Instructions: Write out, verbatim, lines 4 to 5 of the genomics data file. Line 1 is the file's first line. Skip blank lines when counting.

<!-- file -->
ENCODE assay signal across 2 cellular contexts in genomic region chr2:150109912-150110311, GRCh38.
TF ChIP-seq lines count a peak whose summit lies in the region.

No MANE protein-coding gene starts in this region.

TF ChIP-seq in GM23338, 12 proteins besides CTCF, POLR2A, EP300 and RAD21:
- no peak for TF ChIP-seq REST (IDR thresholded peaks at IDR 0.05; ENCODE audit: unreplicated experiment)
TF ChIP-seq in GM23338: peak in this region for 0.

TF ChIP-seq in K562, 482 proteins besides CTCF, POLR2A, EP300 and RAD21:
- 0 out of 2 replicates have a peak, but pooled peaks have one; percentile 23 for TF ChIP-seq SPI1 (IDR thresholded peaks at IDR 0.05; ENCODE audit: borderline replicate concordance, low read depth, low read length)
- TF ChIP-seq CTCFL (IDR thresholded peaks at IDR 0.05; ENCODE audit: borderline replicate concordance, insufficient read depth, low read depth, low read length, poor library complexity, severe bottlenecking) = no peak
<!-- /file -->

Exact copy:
TF ChIP-seq in GM23338, 12 proteins besides CTCF, POLR2A, EP300 and RAD21:
- no peak for TF ChIP-seq REST (IDR thresholded peaks at IDR 0.05; ENCODE audit: unreplicated experiment)